"…Parking availability can affect travel mode choices and decrease the use of transportation alternatives...” 

What is new for v2.0?

The new version of is up as of August 30th, 2018, and if you are familiar with the previous version, the site will look and feel about the same. The changes are in two major areas: the parking use model is enhanced, and there are added features on the website.

The parking use model that drives the calculator has been updated, using both the original data set and the new data collected last year. The sample size for the regression model is now 260 buildings and the model can predict about 85% of the variation in parking use (R2 is 85%). To provide an example of the new model: consider a building in Belltown where we collected data in both data collection periods; while the building stayed the same, the parking counts in 2012 found 201 parked cars (0.63 cars per unit), but in 2017 there were 157 (0.4963 cars per unit). Using this location in the original version of the Right Size Parking Tool gave a modeled parking use ratio of 0.65 cars per unit – very consistent with the measurement; using this new version the modeled ratio is 0.53 – again consistent with the measurement.

The updated calculator includes features that will help make the relationship between parking use and supply clearer. As before, the user chooses either one or several parcels, and then defines a multifamily development that they would like to build on the location– including number of bedrooms, size, rent, number of affordable units, and parking price – and now a field for the number of parking spaces. The cool thing about having supply as an input is that it allows the user to adjust parking supply and price: by increasing the supply at a fixed price the modeled parking use will also increase, but by increasing the price for a fixed supply the modeled parking use will decrease (a great example of supply and demand). To help the user find the right price, there is an information box below the inputs with some advice as to how best change the supply to match the price. The following two screenshots show how the site’s new feature informs the user to optimize the parking supply:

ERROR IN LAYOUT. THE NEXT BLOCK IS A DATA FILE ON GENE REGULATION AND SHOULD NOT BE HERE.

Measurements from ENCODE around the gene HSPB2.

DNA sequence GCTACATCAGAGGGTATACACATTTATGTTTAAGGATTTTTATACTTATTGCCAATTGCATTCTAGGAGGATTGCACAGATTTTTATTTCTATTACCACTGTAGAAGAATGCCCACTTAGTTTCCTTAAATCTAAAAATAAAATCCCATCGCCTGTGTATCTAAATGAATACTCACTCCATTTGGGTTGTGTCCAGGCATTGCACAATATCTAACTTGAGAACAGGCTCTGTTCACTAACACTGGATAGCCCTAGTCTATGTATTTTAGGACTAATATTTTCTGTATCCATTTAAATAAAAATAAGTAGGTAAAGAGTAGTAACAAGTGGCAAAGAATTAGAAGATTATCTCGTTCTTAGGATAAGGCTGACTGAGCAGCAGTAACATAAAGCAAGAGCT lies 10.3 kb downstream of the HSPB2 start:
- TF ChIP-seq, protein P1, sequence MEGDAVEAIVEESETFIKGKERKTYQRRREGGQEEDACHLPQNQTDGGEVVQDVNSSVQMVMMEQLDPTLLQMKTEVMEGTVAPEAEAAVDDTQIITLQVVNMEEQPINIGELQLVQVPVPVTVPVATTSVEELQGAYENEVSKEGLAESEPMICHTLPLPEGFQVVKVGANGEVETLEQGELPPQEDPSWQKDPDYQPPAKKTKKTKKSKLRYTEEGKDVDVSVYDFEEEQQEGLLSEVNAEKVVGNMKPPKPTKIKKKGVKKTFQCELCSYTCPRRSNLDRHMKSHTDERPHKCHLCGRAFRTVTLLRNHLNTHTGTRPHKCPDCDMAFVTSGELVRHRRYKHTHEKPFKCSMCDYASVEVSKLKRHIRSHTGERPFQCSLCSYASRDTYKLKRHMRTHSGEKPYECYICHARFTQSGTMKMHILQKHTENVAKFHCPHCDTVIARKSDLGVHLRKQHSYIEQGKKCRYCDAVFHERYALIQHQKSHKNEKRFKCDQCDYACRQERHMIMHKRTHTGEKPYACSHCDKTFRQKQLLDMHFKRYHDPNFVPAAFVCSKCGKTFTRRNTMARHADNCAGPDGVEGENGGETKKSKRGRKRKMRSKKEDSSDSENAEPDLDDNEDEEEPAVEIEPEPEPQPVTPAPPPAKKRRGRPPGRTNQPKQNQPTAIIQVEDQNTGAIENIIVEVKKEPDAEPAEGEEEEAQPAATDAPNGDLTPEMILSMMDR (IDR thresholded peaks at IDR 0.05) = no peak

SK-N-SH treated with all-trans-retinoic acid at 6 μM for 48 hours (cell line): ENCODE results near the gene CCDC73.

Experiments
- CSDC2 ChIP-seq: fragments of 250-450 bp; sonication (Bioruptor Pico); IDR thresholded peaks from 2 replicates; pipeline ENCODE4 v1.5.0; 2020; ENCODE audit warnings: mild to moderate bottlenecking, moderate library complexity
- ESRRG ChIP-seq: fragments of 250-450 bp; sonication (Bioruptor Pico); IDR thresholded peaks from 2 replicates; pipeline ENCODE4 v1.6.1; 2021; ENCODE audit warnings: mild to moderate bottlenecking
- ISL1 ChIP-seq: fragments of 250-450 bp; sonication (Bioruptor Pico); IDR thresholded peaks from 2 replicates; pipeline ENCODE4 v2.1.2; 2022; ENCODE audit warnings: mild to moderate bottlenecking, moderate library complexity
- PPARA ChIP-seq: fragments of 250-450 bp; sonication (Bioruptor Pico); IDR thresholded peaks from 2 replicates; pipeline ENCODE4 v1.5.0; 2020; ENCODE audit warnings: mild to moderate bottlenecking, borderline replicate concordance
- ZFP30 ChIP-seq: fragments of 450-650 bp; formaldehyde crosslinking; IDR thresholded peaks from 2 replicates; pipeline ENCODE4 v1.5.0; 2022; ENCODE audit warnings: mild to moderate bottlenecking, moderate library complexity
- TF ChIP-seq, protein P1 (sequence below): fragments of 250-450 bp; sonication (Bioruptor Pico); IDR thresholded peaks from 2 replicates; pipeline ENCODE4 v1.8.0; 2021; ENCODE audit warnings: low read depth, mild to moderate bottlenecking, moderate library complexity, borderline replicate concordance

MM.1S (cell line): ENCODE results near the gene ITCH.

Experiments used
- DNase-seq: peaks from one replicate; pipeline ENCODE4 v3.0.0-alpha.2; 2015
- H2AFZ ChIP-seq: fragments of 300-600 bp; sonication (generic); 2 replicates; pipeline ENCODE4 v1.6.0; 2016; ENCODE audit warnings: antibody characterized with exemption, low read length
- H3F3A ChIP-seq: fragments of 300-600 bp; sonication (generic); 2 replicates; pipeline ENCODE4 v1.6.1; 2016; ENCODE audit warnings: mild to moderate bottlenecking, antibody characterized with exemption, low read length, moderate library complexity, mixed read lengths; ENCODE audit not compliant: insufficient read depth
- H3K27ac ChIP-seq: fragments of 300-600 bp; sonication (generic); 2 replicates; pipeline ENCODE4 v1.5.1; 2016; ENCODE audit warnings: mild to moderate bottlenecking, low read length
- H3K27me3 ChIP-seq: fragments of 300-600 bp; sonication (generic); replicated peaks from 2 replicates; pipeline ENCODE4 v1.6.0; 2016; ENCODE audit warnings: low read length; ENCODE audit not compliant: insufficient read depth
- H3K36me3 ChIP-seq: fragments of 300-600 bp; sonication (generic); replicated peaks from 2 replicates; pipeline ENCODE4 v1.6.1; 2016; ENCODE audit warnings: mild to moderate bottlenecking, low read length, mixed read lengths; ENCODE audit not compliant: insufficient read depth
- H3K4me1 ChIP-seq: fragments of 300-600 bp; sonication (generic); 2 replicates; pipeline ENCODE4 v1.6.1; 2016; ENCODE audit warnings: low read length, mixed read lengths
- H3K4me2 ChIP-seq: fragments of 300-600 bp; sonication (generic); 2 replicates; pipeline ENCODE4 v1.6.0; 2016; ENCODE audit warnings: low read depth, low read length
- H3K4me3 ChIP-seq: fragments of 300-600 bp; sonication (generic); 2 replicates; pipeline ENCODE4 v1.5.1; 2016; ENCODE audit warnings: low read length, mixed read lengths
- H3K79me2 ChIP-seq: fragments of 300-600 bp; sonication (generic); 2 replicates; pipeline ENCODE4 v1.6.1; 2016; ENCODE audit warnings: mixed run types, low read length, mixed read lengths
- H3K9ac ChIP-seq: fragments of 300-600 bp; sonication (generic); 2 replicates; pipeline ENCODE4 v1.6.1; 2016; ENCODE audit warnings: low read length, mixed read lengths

Right Size Parking tool output comparison

The tool also has a set of scatter plots that help visualize the give and take for supply and price for the chosen location and building makeup. Also, there is new documentation at the “About the Calculator” link that explains the supply and price relationship.

CNT and King County Metro are excited for this new version’s release and we look forward to hearing from you about how it will be used. Please explore and let us know what you think by either contacting Daniel Rowe at King County Metro or me, Peter Haas at CNT.